- The debate over Australia’s minimum wage has reignited, as industry and workers part ways on how to rebuild after the pandemic.
- In submissions to Fair Trading’s annual review, the hospitality and retail sectors have both warned against making any raise for 6 to 12 months until the economic outlook becomes clearer.
- The unions meanwhile claim the federal government has given its tacit approval to freezing minimum wages, blasting it as “hypocritical” after it cut JobKeeper.
- Visit Business Insider Australia’s homepage for more stories.
The minimum wage in Australia may be left where it is as 2.3 million small businesses look to rebuild after the pandemic.
In the lead-up to the Fair Work Commission’s (FWC) annual review of the minimum wage, the hospitality and retail sectors among others have urged the government to reconsider raising it.
In a newly published submission, industry body Restaurant and Catering Australia urged the government that any increase “should not occur” until at least February next year.
“Business confidence had dropped significantly in the previous year as a result of the COVID-19 pandemic, with industry outlook at an all time low over the next 12 months,” CEO Wes Lambert wrote in a submission on behalf of 47,000 hospitality businesses.
Lambert claimed high wage bills are already weighing down businesses and pointed to a recent review of the industry with a majority of members claiming that it is “impossible to make a profit using online food delivery platforms“.
The hospitality industry is hardly alone in its lobbying effort. The National Retail Association (NRA) echoed those calls at a time of economic uncertainty, requesting any increases be deferred until November.
“A significant increase to minimum wages less than six months after the previous increase, in circumstances where trade remains unpredictable at best and absent at worst, and in the absence of government assistance to meet employment costs, would have a significant adverse impact on both employment outcomes and business survivability,” Deputy CEO Lindsay Carroll wrote.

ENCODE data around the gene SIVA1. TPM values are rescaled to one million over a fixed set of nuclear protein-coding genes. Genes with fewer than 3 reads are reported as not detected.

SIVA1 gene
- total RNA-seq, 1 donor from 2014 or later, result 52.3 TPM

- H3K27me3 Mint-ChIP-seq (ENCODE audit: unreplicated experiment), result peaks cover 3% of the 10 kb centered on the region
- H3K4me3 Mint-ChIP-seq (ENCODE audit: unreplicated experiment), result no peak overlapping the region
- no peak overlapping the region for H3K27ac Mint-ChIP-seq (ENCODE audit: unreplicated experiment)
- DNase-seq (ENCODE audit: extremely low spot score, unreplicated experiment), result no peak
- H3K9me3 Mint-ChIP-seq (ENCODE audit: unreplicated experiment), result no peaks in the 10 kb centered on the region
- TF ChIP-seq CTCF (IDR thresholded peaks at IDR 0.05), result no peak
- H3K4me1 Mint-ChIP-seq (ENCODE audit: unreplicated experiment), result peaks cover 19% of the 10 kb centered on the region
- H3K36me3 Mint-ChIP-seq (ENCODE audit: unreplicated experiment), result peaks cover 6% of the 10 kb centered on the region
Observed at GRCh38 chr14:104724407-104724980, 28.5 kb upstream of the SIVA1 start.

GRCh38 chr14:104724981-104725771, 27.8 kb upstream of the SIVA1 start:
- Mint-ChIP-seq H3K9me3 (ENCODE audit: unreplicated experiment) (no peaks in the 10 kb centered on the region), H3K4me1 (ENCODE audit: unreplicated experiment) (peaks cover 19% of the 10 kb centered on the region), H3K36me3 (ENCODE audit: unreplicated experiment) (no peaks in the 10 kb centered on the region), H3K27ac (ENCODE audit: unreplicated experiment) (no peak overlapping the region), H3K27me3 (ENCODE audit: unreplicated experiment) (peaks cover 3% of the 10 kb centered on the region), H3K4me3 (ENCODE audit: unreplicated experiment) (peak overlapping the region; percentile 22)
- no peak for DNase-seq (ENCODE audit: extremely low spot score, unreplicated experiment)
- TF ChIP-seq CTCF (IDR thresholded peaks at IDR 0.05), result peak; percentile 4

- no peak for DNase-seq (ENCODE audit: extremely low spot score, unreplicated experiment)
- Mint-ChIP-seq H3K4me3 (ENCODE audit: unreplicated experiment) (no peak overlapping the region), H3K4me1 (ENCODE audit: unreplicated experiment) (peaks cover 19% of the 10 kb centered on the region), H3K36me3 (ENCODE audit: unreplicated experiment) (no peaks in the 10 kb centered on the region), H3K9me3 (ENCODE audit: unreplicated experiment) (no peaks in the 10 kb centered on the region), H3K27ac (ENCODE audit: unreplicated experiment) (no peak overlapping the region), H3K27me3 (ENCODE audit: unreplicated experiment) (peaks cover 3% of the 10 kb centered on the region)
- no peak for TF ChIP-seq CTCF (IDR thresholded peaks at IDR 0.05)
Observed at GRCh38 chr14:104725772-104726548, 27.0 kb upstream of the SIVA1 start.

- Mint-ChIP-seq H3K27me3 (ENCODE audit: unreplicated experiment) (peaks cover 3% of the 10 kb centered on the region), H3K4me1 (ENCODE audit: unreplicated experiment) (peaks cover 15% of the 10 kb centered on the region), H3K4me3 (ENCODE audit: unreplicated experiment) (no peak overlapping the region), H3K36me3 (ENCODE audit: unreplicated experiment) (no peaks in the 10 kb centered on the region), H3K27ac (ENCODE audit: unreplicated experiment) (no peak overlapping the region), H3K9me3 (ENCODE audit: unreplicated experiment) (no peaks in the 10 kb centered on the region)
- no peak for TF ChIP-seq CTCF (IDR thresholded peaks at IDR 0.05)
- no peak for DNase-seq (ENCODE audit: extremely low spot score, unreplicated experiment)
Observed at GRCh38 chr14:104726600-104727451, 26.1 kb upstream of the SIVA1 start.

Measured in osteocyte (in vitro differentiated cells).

Last year, the FWC decided to raise the minimum wage by the equivalent of $13 a week as Australia entered a recession.
These concerns are not lost on the government which made its own 102-page submission to the review. It acknowledges the removal of JobKeeper payments last month, coupled with the expiry of temporary measures protecting businesses against insolvency, has removed much of the support that businesses has relied on over the last 12 months.
“Given the current uncertainties in the domestic and international economic outlook, the Government therefore urges the Panel to take a cautious approach, taking into account the importance of creating jobs for Australians and ensuring the viability of the businesses, particularly small businesses,” the government submission states.
“Higher labour costs during this challenging period could present a major constraint to small business recovery and may dampen employment in the sector.”
While the government doesn’t explicitly state a position one way or another, the Australian Council of Trade Unions (ACTU) claimed it’s clear the government has “given the green light” to freeze the minimum wage.
“The hypocrisy of the Federal Government is breathtaking – they say its fine to get rid of JobKeeper because the economy is recovering, but workers shouldn’t have a pay rise because the economy is faltering. They can’t have it both ways,” ACTU assistant secretary Scott Connolly said.
The unions and the government are split over what impact raising the wage would have on the economy. The government for one argues that “low-paid jobs are an important pathway into the workforce”, suggesting that jobs growth should be prioritised over wage growth. It also goes on to claim that any increase “may risk adding to underemployment or reducing hours and jobs to the lower paid, which would disproportionately negatively impact women, and perversely serve to reduce incomes and opportunities.”
The ACTU on the other hand argues that lifting wages is the key to Australia’s economic recovery, as higher wages translates to higher spending, demand and employment. It is calling for a 3.5% increase from July 1.
“If wages don’t increase it threatens the entire recovery. Money in the hands of working people is what will create sustainable economic growth, not bigger profits for big business,” Connolly said.
“If minimum wage workers do not have money to spend, local businesses feel it the most.”
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